ONLINE Political Parties—What is your future? by kevin stoda, an online candidate for US Senate

ONLINE Political Parties—What is your future?

By Kevin Stoda, American online Candidate (making a living in Germany)

Ever since the Online Pirate Party won over 7 percent of the vote in Sweden last month in the election for the new European Parliament, my students have been asking me about my own online campaigns. That vote in Sweden had guaranteed a seat in the European Parliament for the online Pirate Party. It also quickly spawned the creation of Pirate and other online parties in Germany and other European countries.

In Sweden “the result puts the Pirate Party in fifth place, behind the Social Democrats, Greens, Liberals and the Moderate Party.” The party leader, Mr Falkvinge, told BBC, “People were not taken in by the establishment and we got political trust from the citizens.”

The BBC reporter added, “The profile of the Pirate Party and issues surrounding copyright law have dominated headlines in Sweden over the past few months.” According to the same BBC writers, “In April, a court in Sweden sentenced the four men behind The Pirate Bay, the world’s most high-profile file-sharing website, to a year in jail and ordered them to pay $4.5m (£3m) in damages. Mr Falkvinge said it had played a significant role in getting them the vote.”

The Pirate party leadership is made up almost entirely of males in most countries. I am sure that this has to do with the fact that those who founded the Pirate Bay website and who tried to take the government to court were mostly males. On the other hand, by hyper-focusing only on digital freedom issues, the party has abandoned any hope of building more permanent alliances with certain party constellations in Europe.

For example, immediately after the elections, the Pirate Party began negotiating with 4 different political grouping in the EU parliament. In short, the male dominated party is neither particularly progressive, conservative, nor extreme. In short, other than the online rights campaign, it has little to offer.

I would suggest that Americans attempt to create a national or international online party, especially to get names on the ballots across the land for the 2010 elections. My first online campaign for the President of the USA went almost unnoticed last year—despite my campaign focusing on helping those who were losing their homes more than any of the major party candidates. (See NOTES below for a bit more about my first online race.)

Another obvious difference between my campaign and the Pirates is that my interests are more holistic than any platforms embraced by the libertarian-like Pirate party from Sweden.

This policy of mine not to be hyper-focused on digital rights will cost me the vote. On the other hand, I can also really talk about global and national issues of security and justice in a more integrated manner than the Pirate Party in Europe can.

Since spring this year, I have been running again for U.S. Senator from Kansas, and I encourage all progressives to get behind me. This campaign has already gotten me more on-line press than my presidential (foot in the water) campaign ever did.

For example, on Kansas senators websites recently some voters raised the same issues I did—in that I had called in May for the closing of the program in Ft. Bragg, Georgia (known as THE SCHOOL OF THE AMERICAS). The two U.S. Senators from Kansas were then asked by their constituents how they stoodd on this issue—as well as on the matter of closing down Guantanamo Prison (which I had also advocated).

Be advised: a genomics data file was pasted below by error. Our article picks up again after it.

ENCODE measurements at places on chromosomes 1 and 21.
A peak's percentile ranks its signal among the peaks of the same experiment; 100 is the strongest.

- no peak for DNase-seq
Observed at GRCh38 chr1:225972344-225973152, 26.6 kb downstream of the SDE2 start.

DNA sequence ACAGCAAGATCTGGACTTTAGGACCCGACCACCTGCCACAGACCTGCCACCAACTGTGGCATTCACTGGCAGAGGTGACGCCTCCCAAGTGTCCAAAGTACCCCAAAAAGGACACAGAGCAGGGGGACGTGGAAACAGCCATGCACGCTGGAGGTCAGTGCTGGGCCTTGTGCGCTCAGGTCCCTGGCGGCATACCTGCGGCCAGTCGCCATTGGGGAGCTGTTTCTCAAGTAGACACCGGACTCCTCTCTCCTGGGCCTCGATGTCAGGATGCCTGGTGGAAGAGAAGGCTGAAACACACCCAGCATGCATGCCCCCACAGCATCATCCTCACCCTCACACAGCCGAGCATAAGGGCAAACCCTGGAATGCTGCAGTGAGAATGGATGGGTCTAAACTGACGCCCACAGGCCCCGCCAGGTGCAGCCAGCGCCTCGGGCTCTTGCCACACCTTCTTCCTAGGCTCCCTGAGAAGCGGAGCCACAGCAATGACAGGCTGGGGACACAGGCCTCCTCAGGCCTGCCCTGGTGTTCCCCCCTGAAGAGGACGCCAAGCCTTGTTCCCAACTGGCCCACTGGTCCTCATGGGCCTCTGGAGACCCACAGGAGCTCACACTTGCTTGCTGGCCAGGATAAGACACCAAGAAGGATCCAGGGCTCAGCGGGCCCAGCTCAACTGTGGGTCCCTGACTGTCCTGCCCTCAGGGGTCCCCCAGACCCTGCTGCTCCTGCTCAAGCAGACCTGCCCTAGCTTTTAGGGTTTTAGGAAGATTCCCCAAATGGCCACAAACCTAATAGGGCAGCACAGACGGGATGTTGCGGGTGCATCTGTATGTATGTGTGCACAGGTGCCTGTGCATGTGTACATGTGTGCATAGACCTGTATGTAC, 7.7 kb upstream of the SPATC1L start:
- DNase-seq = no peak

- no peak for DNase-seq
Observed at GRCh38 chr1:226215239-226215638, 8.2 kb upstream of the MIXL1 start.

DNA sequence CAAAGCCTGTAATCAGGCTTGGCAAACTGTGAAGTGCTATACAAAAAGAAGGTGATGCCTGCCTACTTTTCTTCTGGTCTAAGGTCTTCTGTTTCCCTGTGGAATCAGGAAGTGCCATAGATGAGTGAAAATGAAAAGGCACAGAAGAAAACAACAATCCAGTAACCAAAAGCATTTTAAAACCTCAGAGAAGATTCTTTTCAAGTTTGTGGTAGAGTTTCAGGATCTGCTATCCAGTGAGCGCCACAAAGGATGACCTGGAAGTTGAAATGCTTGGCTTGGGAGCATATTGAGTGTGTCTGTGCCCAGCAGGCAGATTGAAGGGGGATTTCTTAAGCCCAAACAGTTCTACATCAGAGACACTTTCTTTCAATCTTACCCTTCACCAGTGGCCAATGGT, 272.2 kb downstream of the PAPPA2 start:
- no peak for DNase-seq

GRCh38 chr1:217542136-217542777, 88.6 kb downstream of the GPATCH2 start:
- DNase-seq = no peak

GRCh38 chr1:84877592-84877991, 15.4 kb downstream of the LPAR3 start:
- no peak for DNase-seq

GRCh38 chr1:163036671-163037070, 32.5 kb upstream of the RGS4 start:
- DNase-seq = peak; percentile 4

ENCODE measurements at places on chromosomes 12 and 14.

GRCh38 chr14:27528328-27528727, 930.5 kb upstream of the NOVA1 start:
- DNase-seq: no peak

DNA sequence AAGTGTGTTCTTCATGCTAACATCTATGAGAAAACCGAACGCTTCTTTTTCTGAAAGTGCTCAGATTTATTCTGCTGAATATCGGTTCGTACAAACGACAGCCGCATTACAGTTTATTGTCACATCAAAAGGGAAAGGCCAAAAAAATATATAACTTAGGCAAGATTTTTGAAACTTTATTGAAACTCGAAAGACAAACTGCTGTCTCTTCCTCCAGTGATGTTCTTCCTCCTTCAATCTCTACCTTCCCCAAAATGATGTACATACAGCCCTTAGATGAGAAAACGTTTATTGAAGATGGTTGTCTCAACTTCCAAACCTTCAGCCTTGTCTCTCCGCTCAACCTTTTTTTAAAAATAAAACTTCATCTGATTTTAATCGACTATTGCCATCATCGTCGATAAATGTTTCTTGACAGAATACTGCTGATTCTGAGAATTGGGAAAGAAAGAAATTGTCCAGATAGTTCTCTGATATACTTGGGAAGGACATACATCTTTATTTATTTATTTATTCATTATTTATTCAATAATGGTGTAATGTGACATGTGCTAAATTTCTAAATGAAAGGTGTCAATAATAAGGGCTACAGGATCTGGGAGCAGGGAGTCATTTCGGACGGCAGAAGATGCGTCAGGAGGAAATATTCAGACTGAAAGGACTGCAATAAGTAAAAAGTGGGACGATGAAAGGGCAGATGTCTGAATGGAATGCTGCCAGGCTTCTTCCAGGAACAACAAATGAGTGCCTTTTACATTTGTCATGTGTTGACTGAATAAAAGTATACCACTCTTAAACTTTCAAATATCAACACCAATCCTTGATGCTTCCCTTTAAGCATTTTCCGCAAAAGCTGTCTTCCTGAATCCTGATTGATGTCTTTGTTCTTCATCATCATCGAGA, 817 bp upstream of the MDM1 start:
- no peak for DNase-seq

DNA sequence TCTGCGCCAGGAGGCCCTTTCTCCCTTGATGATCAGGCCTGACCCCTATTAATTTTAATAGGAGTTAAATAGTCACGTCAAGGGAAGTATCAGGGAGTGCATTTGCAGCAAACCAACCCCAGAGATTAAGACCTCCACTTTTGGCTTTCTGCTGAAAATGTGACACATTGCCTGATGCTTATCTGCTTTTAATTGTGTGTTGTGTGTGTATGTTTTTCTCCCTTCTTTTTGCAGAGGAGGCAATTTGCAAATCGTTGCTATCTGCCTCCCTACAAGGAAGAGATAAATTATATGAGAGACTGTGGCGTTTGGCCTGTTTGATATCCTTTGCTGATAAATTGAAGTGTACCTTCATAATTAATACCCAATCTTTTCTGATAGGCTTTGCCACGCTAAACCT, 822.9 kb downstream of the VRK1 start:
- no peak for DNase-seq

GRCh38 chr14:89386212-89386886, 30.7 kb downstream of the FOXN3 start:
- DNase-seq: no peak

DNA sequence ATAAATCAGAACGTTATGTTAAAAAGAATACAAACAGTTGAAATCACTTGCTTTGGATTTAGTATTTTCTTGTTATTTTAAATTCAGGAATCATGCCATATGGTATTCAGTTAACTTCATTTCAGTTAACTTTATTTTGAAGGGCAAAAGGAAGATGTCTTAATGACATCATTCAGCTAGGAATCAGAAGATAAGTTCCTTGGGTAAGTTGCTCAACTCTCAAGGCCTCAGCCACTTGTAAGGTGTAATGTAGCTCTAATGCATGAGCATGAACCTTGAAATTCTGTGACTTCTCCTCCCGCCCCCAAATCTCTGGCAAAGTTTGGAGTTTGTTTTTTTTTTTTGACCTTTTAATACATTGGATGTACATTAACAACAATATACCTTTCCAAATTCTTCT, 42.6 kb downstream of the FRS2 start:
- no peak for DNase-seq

My campaign for U.S. Senate would stop the caging of Kansas voters and demand a new constitutional convention to allow for more representation by progressives in Kansas legislatures and U.S. government offices.

As an evangelical progressive, I am likely to fair better than some others in the Sunflower state would.

If I were U.S. Senator, I would put pressure on the White House to get our troops out of Afghanistan into a more peace making rather than war-making role worldwide.

Moreover, I would demand that American ideas on transparency in government were realized—demanding that the records and documents of the past 4 U.S. presidents and vice presidents be reviewed and be considered or vetted by a representative body of historians, lawyers, and national security personnel.

Billions of documents, starting with at least the Herber Walker Bush administration (and his son) may need to be made public over the next one to two years just to help the Attorney General clarify (1) how we got into the financial mess we are in today and in (2) so many wars in such a short number of years.

As well, this search through documents would include (3) a demand that all documents related to oil policy in 2001 be revealed and (4) who approved what form of torture starting in the same year as USA national policy.

Let me make this clear.

Never in our history has America intervened in more foreign wars—Panama, Iraq, Kuwait, Somalia, Bosnia, Serbia, Kosovo, Kurdistan, Iraq again, Haiti, Afghanistan, Pakistan etc.– than in any other twenty year period in USA history.

This is wholly unacceptable and due to bad thinking and leadership in governance. The Senate as the senior body in the U.S. government needs to get the most imperial of presidents under control NOW. I will demand it use its Constitutional powers to do so.

“Day 2 of the Iowa Campaign”,

“Foreign Policy Questions for the next President”

“I Decided to Run for President Tonight in the Iowa Caucus”,

“Now that EDWARDS; KUCINICH, RICHARDSON and Other Progressives have Left the Race”


About eslkevin

I am a peace educator who has taken time to teach and work in countries such as the USA, Germany, Japan, Nicaragua, Mexico, the UAE, Kuwait, Oman over the past 4 decades.
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